This book review is reprinted from The Homoeopath with permission from Nick Churchill of The Society of Homoeopaths.
MENTAL SYMPTOMS IN
By Luis Detinis MD
Translated by Nick Churchill, 1994, 222 pages, paperback
Reviewed by Christian Taylor DSH
In this book Luis Detinis sets out to produce a guide to translating the patients words into terms used in Kent's Repertory of Materia Medica 6th edition.
The first half of the book lists 194 (under 151 headings) of the 'most characteristic mental symptoms' appearing in Kent's repertory. Detinis gives a concise definition of each rubric as found in the dictionaries of Kent's time and based on his own experience. Below this he gives 'practical examples' of how the patient may express these symptoms in the interview. He also refers the reader to other related rubrics. Each rubric section ends with extracts of materia medica from TF Allen's Encyclopaedia of Pure Materia Medica, to show the provers expressed these symptoms. The second half contains transcriptions of six of Detinis' own cases, and are intended to show how a sound understanding of mental rubrics can be used effectively in finding the simillimum.
The first half of the book is well-researched and provides straight and clear definitions of many of the major rubrics. There are some useful and subtle distinctions between seemingly similar rubrics, for example between 'Impetuous' and 'Impulsive', 'Egotistical' and 'Selfishness', or 'Cursing' and 'Abusive', to name a few. He also tells us which rubrics to combine where, from his readings from the provings, he feels that there is little to differentiate, for example he combines 'Fear of Evil' with 'Fear that something will happen', to be used 'when one is dealing with a patient who has the latter symptom'.
This is all solid stuff though a general lack of imagination shows in the 'Delusion' section, where ten delusions are listed under a heading of 'paranoid structure' and a few other 'common' delusions are given only the briefest discussion. This is rather uninformative when compared with the work Rajan Sankaran has done in illuminating the delusion section of our repertories.
Detinis says of the extracts of materia medica that they could 'form the basis of further research'. This does seem to be the case, for in their present format they are of limited use, although they do serve to highlight the presence of small, lesser-known remedies.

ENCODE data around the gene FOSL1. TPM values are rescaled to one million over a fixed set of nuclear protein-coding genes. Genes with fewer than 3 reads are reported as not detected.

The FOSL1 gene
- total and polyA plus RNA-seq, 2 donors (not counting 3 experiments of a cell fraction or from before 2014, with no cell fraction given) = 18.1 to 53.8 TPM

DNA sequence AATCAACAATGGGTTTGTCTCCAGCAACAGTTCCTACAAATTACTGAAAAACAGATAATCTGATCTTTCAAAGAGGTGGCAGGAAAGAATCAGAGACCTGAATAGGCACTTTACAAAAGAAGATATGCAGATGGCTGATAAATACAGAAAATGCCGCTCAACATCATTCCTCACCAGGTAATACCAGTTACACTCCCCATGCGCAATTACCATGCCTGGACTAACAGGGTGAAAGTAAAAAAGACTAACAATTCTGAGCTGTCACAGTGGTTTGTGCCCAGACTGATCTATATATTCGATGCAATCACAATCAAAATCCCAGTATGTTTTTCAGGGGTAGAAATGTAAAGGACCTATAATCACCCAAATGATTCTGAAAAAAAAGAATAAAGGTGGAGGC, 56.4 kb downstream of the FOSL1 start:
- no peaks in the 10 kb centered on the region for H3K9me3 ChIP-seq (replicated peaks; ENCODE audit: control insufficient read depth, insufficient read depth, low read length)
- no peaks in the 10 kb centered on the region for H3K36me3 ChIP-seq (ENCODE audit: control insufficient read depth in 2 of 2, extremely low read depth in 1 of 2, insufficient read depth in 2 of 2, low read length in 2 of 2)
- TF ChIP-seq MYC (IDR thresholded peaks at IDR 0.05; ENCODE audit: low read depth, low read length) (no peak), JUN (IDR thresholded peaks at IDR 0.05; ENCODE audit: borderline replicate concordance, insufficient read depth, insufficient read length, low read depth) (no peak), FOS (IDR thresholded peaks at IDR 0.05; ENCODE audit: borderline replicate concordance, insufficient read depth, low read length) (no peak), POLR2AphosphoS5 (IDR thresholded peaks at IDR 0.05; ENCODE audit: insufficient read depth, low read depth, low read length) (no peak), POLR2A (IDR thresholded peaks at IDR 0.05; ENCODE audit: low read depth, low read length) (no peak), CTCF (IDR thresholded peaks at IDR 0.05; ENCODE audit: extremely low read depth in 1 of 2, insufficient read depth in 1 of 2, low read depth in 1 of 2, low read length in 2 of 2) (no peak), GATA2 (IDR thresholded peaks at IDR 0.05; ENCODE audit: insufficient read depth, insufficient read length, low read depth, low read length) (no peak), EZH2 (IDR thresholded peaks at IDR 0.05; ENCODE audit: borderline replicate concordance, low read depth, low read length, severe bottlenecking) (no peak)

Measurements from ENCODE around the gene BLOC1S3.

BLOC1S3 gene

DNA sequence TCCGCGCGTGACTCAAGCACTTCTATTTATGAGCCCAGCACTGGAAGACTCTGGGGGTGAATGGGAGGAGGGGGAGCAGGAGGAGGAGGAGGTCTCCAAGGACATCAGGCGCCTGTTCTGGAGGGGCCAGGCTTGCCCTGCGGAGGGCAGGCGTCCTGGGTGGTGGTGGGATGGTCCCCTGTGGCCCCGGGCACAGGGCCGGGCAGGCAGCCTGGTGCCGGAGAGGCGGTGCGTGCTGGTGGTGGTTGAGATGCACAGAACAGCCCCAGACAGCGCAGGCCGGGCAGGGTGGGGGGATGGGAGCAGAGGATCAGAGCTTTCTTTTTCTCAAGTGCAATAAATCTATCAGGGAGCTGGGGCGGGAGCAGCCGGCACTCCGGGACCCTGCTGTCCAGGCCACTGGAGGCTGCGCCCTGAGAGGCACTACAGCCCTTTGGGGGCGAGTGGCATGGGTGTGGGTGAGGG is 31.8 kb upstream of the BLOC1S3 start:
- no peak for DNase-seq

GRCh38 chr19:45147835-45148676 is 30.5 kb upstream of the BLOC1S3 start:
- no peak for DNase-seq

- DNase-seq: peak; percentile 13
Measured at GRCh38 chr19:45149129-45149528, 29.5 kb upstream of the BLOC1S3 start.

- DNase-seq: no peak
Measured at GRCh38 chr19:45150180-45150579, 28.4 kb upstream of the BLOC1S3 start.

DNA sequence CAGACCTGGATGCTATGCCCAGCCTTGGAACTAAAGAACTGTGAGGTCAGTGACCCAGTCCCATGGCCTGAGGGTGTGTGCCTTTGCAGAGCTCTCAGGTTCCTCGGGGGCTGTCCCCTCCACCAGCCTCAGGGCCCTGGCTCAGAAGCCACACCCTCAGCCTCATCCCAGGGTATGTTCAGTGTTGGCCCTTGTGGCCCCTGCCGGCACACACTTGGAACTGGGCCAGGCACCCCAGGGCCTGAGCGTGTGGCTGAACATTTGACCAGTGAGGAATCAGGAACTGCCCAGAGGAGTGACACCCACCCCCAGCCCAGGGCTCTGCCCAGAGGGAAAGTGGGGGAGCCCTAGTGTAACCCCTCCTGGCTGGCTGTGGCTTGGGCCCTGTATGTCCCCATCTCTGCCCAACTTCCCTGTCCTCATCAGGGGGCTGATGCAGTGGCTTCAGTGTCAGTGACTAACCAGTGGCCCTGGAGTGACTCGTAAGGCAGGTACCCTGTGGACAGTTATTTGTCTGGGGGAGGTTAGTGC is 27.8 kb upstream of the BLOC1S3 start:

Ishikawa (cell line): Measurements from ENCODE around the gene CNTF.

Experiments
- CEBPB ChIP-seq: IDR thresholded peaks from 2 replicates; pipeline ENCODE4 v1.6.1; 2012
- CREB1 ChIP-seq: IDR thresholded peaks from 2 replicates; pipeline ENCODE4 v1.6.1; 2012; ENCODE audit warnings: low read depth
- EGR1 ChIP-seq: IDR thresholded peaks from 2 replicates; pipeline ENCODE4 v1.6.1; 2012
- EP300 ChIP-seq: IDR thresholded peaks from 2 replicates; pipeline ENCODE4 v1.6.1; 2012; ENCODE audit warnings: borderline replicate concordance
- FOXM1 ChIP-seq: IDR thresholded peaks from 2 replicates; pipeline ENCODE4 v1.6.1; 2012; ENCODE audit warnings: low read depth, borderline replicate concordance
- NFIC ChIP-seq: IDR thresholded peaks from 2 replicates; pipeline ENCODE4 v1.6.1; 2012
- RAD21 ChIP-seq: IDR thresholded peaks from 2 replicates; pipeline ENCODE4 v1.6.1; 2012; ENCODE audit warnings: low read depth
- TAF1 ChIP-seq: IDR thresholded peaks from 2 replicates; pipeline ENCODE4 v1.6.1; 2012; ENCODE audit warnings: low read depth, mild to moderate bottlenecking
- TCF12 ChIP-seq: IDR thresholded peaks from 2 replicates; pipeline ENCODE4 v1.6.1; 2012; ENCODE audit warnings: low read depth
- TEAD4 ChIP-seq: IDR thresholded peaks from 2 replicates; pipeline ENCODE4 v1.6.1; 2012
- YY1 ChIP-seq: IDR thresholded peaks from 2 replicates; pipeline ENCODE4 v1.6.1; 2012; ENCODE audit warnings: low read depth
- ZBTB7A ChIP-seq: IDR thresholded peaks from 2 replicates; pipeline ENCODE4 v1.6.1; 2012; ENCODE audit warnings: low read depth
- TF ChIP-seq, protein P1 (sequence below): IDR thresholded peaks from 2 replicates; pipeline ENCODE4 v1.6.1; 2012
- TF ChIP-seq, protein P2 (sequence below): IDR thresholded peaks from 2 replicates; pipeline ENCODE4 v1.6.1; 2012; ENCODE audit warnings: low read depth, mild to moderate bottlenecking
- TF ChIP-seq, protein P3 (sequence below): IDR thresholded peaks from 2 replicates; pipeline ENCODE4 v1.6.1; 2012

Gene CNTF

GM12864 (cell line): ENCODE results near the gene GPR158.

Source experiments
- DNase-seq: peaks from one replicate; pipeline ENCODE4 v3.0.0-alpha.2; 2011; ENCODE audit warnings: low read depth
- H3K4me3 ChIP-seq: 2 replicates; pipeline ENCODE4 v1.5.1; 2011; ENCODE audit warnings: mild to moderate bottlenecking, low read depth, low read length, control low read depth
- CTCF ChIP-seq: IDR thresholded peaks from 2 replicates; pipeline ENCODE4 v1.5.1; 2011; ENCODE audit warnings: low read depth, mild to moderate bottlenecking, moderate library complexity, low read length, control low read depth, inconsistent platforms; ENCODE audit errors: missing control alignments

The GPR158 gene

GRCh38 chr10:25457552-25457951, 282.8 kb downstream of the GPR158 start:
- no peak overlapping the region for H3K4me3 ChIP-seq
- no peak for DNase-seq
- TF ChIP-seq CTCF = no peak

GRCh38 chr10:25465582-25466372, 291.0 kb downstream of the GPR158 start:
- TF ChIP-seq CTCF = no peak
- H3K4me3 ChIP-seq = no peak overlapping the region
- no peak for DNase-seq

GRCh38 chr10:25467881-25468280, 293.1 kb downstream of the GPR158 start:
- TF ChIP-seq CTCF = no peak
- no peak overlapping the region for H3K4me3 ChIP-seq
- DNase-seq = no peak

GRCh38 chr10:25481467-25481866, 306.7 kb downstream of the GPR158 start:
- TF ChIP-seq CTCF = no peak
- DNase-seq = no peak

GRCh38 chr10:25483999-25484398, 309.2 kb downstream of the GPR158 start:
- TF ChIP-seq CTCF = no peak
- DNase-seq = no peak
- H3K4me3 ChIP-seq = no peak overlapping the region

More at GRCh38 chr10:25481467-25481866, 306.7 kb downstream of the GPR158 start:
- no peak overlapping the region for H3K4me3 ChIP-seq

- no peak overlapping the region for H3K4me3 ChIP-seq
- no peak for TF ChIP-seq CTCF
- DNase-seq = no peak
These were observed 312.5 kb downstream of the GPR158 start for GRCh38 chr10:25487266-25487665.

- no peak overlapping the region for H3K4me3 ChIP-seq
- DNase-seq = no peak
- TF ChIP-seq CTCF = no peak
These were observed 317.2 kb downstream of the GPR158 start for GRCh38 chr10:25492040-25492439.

The short introduction to the book is almost entirely taken up with quotes from Hahnemann, Kent and Paschero (Detinis worked with, and studied under the latter). These extracts, though appropriate, leave little room for Detinis to share his own insights and experiences that he has surely gained after some twenty years of homoeopathic practice. This sense of modesty runs through his cases in the second half of the book. He holds back on giving a short, in some cases, any, explanation into his choice of one symptom over another for repertorisation informing us that selection 'should be based on the minimum syndrome of maximum value'. He shares little of his knowledge of remedy 'pictures'. At the end of one case he lists his rubrics and gives Calcarea carbonica explaining that 'this is the only remedy which covers all the symptoms'.
The focus of this book is on translating patients' expressions into rubrics. The book is a useful tool in assisting us in this aim. This process is a fairly mechanical, if skilful process. The artistry in homoeopathy is in perceiving which symptoms to translate in order to best describe the patient's state most accurately. That Detinis chooses not to illuminate his own internal process is a shame considering his experience.
All in all though, this is a useful book, especially for those who, like myself, need to feel very sure of a rubric's meaning before being able to use it with confidence. This book should be included on students' book lists.
The Homoeopath No.53 1994